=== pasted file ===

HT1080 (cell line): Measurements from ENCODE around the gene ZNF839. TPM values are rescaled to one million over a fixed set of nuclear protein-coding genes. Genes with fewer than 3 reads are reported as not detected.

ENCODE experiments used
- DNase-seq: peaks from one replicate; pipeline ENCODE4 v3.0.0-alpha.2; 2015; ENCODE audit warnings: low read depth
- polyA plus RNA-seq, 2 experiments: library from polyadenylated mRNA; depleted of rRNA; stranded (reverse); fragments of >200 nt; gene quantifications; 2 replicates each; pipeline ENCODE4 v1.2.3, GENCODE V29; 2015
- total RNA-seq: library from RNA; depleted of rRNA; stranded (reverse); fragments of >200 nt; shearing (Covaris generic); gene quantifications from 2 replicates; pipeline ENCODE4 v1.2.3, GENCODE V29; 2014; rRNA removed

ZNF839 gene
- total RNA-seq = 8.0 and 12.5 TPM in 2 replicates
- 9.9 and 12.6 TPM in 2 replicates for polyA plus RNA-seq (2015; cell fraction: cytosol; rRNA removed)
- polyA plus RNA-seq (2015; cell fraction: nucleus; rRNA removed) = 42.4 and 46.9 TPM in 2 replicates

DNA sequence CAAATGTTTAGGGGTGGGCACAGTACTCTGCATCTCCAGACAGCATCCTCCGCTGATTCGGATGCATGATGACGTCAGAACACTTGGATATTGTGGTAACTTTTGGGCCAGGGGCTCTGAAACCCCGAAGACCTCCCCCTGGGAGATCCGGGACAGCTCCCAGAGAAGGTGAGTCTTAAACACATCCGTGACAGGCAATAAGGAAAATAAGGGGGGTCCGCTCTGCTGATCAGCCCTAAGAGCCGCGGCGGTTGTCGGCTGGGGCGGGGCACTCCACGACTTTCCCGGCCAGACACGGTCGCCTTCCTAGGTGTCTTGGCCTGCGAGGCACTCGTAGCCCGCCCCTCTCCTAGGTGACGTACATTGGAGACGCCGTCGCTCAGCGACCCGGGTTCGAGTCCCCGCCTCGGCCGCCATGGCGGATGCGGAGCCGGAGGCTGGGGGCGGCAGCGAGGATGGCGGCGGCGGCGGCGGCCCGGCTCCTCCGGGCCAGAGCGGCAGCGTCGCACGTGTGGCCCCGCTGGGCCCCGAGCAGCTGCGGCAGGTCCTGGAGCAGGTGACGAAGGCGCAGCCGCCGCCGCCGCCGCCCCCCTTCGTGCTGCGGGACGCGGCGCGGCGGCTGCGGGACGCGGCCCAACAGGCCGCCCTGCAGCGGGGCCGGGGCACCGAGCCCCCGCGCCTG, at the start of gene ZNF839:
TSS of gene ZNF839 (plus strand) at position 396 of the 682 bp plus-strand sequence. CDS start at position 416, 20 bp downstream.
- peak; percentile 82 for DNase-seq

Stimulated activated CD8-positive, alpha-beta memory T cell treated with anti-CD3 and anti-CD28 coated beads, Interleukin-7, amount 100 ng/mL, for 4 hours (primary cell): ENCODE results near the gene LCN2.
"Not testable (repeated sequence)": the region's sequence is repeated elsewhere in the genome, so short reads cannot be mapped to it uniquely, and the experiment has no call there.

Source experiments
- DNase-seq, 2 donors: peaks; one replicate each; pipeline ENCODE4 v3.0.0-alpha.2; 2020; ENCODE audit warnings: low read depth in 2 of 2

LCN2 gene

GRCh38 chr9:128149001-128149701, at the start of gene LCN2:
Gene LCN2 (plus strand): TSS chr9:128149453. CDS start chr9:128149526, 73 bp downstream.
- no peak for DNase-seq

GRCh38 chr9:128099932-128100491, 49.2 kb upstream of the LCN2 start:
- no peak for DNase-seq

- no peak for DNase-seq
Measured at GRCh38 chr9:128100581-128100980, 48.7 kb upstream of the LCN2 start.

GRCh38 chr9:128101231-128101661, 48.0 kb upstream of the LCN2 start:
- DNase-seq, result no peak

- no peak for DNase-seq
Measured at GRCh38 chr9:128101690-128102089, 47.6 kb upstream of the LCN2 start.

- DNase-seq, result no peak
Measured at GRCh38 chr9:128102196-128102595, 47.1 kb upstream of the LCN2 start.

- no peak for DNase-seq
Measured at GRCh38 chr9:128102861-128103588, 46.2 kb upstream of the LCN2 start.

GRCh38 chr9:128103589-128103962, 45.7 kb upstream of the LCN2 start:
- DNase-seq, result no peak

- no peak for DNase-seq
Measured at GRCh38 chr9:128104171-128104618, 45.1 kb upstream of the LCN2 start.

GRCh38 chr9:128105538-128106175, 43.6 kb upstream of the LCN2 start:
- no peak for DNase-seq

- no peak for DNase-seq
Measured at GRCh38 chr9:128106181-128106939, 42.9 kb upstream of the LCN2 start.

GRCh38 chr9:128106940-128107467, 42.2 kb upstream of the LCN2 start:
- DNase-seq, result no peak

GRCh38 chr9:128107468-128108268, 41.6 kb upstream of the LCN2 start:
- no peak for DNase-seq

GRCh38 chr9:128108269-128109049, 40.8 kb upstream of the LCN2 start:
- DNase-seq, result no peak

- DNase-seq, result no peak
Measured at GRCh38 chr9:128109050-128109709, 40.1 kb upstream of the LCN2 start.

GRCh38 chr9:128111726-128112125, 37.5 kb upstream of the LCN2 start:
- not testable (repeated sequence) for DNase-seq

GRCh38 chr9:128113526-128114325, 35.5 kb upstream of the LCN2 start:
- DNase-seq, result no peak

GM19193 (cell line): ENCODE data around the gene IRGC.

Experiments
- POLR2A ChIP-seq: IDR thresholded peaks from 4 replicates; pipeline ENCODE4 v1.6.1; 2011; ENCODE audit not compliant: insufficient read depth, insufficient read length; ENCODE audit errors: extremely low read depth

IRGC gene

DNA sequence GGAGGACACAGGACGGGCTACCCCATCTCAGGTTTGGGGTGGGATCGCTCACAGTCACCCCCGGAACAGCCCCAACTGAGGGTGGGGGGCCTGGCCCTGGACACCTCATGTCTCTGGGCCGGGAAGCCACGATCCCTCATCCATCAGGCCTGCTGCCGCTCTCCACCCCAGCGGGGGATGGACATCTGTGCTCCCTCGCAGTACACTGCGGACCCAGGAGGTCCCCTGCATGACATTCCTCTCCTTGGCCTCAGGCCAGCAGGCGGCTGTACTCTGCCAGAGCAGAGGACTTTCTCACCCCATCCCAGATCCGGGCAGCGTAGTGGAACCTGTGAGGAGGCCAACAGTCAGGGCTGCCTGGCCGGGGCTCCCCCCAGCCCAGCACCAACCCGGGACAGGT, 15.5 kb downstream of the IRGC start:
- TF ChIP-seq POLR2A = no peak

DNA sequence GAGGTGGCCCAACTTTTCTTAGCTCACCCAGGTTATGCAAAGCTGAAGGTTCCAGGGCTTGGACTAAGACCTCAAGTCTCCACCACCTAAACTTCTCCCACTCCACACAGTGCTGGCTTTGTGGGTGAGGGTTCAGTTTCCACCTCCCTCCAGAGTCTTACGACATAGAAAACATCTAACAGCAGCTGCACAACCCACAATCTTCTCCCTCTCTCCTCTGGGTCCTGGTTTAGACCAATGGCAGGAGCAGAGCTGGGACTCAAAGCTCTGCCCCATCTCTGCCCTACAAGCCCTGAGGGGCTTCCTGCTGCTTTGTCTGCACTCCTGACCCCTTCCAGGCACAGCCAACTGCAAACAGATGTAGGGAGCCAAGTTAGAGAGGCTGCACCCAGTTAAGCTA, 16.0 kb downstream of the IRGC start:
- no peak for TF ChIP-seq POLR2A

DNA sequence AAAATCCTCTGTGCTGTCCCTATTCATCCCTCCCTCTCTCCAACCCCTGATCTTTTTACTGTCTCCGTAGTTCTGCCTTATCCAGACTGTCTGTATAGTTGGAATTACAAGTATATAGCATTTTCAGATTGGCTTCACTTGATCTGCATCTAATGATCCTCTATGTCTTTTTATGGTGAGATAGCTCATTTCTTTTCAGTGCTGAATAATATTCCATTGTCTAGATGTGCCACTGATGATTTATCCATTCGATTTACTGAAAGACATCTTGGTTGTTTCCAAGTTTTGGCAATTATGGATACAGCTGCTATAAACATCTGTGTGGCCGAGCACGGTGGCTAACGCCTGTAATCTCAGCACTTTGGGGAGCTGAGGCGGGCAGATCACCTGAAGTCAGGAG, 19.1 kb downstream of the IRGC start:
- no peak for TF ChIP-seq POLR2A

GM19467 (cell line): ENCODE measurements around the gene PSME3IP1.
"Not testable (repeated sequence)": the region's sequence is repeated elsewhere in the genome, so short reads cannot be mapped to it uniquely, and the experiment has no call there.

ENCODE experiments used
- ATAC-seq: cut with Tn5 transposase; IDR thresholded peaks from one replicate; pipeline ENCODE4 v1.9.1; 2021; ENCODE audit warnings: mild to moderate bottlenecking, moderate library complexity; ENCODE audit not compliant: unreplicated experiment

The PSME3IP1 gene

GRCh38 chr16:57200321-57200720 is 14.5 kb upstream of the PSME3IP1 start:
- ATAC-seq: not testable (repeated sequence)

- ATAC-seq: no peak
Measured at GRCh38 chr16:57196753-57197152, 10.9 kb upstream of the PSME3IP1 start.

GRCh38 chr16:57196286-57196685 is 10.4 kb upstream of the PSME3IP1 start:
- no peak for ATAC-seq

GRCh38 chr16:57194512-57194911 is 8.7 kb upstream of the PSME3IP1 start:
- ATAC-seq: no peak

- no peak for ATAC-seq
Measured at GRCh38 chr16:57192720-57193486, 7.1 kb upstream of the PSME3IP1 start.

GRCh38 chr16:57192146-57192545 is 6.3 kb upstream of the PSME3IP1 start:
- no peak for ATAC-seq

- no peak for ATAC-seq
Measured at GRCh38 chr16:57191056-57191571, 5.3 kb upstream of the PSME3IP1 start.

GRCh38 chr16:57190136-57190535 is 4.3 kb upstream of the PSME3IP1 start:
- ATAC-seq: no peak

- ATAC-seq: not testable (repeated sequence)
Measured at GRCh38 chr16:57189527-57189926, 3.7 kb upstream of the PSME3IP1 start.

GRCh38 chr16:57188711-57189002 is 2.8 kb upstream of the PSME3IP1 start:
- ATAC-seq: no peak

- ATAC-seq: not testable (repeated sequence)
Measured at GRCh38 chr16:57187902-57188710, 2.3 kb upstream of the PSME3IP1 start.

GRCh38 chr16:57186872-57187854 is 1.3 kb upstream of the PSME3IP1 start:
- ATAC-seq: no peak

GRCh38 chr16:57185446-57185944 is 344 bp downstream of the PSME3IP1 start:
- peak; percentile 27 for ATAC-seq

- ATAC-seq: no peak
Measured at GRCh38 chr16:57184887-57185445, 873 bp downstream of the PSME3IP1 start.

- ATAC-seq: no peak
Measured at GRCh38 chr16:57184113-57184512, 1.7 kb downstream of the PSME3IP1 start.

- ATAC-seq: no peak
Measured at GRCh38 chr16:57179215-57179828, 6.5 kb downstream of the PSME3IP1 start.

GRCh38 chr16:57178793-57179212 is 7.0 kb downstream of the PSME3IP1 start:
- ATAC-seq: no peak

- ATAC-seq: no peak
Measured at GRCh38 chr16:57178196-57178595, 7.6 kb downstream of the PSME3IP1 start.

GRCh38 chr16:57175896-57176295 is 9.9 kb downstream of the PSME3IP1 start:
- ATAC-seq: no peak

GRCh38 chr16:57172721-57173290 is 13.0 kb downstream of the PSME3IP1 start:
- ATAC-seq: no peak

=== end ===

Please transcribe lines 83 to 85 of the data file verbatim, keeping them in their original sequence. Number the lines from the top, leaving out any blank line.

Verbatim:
- ATAC-seq: no peak

- ATAC-seq: not testable (repeated sequence)
Measured at GRCh38 chr16:57189527-57189926, 3.7 kb upstream of the PSME3IP1 start.